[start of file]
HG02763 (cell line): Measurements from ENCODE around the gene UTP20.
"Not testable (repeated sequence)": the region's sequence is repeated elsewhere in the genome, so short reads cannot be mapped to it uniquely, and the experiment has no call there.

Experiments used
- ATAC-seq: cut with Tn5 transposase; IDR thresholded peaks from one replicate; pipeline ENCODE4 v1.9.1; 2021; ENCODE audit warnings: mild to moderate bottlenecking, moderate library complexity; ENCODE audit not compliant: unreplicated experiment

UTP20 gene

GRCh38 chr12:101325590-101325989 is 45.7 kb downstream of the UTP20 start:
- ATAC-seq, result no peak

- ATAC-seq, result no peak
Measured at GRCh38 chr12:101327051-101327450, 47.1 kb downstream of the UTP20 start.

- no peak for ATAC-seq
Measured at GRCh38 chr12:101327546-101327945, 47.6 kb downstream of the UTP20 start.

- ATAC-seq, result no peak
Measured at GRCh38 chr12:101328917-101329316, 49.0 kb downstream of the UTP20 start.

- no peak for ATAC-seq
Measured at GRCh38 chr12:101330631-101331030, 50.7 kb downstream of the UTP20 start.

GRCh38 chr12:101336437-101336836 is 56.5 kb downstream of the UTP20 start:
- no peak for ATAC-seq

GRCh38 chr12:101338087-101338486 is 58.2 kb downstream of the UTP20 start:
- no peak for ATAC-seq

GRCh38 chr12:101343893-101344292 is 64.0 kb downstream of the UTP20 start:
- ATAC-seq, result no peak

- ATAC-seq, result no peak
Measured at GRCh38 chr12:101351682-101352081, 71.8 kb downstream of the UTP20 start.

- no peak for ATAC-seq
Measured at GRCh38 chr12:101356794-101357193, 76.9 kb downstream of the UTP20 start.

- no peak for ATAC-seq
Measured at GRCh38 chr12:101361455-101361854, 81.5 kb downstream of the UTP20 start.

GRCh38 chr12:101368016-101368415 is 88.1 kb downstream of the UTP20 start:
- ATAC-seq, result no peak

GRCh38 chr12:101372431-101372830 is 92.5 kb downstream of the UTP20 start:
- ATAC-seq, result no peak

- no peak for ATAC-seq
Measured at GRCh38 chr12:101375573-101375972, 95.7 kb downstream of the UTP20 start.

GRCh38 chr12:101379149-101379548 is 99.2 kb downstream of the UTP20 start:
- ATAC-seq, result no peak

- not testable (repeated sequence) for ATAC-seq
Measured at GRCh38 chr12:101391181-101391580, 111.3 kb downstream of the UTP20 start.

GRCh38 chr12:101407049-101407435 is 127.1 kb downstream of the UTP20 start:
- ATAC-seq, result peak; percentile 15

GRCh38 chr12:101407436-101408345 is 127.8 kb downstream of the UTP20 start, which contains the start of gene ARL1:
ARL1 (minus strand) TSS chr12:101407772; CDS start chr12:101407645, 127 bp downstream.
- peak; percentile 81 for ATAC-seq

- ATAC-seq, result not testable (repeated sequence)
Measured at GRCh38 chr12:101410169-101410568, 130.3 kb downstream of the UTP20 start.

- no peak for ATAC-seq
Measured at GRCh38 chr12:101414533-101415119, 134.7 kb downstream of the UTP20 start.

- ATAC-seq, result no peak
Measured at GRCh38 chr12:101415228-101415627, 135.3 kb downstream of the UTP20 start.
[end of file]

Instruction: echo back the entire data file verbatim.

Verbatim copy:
HG02763 (cell line): Measurements from ENCODE around the gene UTP20.
"Not testable (repeated sequence)": the region's sequence is repeated elsewhere in the genome, so short reads cannot be mapped to it uniquely, and the experiment has no call there.

Experiments used
- ATAC-seq: cut with Tn5 transposase; IDR thresholded peaks from one replicate; pipeline ENCODE4 v1.9.1; 2021; ENCODE audit warnings: mild to moderate bottlenecking, moderate library complexity; ENCODE audit not compliant: unreplicated experiment

UTP20 gene

GRCh38 chr12:101325590-101325989 is 45.7 kb downstream of the UTP20 start:
- ATAC-seq, result no peak

- ATAC-seq, result no peak
Measured at GRCh38 chr12:101327051-101327450, 47.1 kb downstream of the UTP20 start.

- no peak for ATAC-seq
Measured at GRCh38 chr12:101327546-101327945, 47.6 kb downstream of the UTP20 start.

- ATAC-seq, result no peak
Measured at GRCh38 chr12:101328917-101329316, 49.0 kb downstream of the UTP20 start.

- no peak for ATAC-seq
Measured at GRCh38 chr12:101330631-101331030, 50.7 kb downstream of the UTP20 start.

GRCh38 chr12:101336437-101336836 is 56.5 kb downstream of the UTP20 start:
- no peak for ATAC-seq

GRCh38 chr12:101338087-101338486 is 58.2 kb downstream of the UTP20 start:
- no peak for ATAC-seq

GRCh38 chr12:101343893-101344292 is 64.0 kb downstream of the UTP20 start:
- ATAC-seq, result no peak

- ATAC-seq, result no peak
Measured at GRCh38 chr12:101351682-101352081, 71.8 kb downstream of the UTP20 start.

- no peak for ATAC-seq
Measured at GRCh38 chr12:101356794-101357193, 76.9 kb downstream of the UTP20 start.

- no peak for ATAC-seq
Measured at GRCh38 chr12:101361455-101361854, 81.5 kb downstream of the UTP20 start.

GRCh38 chr12:101368016-101368415 is 88.1 kb downstream of the UTP20 start:
- ATAC-seq, result no peak

GRCh38 chr12:101372431-101372830 is 92.5 kb downstream of the UTP20 start:
- ATAC-seq, result no peak

- no peak for ATAC-seq
Measured at GRCh38 chr12:101375573-101375972, 95.7 kb downstream of the UTP20 start.

GRCh38 chr12:101379149-101379548 is 99.2 kb downstream of the UTP20 start:
- ATAC-seq, result no peak

- not testable (repeated sequence) for ATAC-seq
Measured at GRCh38 chr12:101391181-101391580, 111.3 kb downstream of the UTP20 start.

GRCh38 chr12:101407049-101407435 is 127.1 kb downstream of the UTP20 start:
- ATAC-seq, result peak; percentile 15

GRCh38 chr12:101407436-101408345 is 127.8 kb downstream of the UTP20 start, which contains the start of gene ARL1:
ARL1 (minus strand) TSS chr12:101407772; CDS start chr12:101407645, 127 bp downstream.
- peak; percentile 81 for ATAC-seq

- ATAC-seq, result not testable (repeated sequence)
Measured at GRCh38 chr12:101410169-101410568, 130.3 kb downstream of the UTP20 start.

- no peak for ATAC-seq
Measured at GRCh38 chr12:101414533-101415119, 134.7 kb downstream of the UTP20 start.

- ATAC-seq, result no peak
Measured at GRCh38 chr12:101415228-101415627, 135.3 kb downstream of the UTP20 start.